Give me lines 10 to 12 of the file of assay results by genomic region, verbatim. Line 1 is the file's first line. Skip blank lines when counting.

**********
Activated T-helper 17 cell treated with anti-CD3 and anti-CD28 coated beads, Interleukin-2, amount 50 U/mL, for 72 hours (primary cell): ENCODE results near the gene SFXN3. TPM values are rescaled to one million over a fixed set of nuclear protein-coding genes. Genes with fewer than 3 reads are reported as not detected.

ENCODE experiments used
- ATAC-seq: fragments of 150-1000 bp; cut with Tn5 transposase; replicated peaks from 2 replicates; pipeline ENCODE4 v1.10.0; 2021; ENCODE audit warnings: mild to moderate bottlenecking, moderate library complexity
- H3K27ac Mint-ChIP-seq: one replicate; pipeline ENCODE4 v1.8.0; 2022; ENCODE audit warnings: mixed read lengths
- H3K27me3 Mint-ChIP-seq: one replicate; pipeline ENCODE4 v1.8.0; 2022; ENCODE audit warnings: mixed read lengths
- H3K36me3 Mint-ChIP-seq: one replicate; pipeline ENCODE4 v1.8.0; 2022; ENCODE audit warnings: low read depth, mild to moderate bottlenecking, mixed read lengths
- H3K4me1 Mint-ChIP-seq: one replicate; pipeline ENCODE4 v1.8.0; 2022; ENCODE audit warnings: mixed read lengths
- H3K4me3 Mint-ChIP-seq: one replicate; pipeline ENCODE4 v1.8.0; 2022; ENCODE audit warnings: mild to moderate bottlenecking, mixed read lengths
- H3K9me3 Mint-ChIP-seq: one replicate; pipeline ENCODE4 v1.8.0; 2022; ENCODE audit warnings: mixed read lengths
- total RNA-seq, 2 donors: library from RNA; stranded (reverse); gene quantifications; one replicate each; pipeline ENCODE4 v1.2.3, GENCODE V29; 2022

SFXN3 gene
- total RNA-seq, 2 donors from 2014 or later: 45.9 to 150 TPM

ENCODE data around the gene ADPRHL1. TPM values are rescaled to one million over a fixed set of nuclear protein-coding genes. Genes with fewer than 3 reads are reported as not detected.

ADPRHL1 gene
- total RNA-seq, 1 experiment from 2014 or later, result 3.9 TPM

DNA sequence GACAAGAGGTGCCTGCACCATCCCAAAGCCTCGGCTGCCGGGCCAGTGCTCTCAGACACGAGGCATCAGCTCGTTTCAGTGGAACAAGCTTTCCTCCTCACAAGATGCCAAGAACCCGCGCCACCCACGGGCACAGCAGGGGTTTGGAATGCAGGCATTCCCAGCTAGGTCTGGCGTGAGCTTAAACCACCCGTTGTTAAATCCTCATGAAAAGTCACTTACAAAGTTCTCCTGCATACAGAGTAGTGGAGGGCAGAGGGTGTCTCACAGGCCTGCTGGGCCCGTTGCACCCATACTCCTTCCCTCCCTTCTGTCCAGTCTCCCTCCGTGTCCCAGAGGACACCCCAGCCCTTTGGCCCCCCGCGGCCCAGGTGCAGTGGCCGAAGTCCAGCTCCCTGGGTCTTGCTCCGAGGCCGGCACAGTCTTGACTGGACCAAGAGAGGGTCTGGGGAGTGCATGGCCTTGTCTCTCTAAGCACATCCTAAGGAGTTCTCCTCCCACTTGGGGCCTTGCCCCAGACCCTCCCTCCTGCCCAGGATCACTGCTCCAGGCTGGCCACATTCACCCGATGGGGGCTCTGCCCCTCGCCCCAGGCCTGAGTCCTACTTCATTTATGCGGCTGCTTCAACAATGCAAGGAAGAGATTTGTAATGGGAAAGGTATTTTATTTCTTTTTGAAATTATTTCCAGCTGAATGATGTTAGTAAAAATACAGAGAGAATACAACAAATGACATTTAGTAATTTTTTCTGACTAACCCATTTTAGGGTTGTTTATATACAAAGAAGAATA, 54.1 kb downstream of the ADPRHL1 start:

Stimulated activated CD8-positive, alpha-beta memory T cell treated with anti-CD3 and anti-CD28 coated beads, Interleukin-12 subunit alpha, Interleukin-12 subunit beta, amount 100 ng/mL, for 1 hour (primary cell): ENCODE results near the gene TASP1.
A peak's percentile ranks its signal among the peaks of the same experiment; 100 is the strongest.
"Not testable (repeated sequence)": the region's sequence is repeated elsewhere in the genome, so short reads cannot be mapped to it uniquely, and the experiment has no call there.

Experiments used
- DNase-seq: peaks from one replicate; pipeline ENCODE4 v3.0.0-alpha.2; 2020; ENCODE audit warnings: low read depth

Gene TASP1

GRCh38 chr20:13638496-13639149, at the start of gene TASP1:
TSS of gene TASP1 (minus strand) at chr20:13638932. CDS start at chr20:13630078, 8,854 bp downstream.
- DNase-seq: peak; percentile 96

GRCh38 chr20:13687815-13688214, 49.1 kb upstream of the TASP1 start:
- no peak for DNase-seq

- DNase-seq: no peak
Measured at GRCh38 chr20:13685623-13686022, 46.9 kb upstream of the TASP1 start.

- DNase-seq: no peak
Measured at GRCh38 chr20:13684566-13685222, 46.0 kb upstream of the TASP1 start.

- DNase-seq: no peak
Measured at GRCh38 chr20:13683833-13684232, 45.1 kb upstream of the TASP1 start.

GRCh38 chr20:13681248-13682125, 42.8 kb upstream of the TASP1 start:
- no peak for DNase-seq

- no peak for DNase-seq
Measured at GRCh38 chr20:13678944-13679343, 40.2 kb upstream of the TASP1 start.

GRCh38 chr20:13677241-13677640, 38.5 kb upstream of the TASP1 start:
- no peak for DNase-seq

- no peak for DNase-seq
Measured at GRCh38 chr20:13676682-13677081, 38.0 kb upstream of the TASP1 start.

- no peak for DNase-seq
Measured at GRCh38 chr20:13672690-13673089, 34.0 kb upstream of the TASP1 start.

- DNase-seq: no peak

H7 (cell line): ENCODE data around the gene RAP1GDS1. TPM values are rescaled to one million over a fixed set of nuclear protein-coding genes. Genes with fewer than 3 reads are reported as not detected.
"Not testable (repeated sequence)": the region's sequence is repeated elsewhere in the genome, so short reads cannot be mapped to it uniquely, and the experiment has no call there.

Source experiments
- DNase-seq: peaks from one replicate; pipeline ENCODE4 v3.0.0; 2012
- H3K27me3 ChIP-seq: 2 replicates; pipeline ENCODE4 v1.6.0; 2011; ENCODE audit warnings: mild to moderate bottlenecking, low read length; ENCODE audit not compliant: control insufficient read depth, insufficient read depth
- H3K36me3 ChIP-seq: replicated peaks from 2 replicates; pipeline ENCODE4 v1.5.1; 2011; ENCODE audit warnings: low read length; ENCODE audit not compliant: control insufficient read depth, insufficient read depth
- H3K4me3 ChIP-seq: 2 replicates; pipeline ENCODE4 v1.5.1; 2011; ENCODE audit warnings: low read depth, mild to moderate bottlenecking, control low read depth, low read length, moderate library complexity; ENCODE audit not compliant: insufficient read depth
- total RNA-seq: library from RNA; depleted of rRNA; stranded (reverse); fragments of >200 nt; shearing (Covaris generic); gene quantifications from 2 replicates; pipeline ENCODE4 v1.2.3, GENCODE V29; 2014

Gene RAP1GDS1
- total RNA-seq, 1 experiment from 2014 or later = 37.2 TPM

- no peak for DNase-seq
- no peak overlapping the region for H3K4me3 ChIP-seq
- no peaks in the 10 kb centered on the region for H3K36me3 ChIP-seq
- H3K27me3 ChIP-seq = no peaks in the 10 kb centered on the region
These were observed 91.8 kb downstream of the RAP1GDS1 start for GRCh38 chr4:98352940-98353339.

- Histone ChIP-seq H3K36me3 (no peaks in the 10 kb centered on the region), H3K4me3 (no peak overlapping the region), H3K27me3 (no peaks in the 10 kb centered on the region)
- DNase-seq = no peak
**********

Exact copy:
- total RNA-seq, 2 donors: library from RNA; stranded (reverse); gene quantifications; one replicate each; pipeline ENCODE4 v1.2.3, GENCODE V29; 2022

SFXN3 gene
- total RNA-seq, 2 donors from 2014 or later: 45.9 to 150 TPM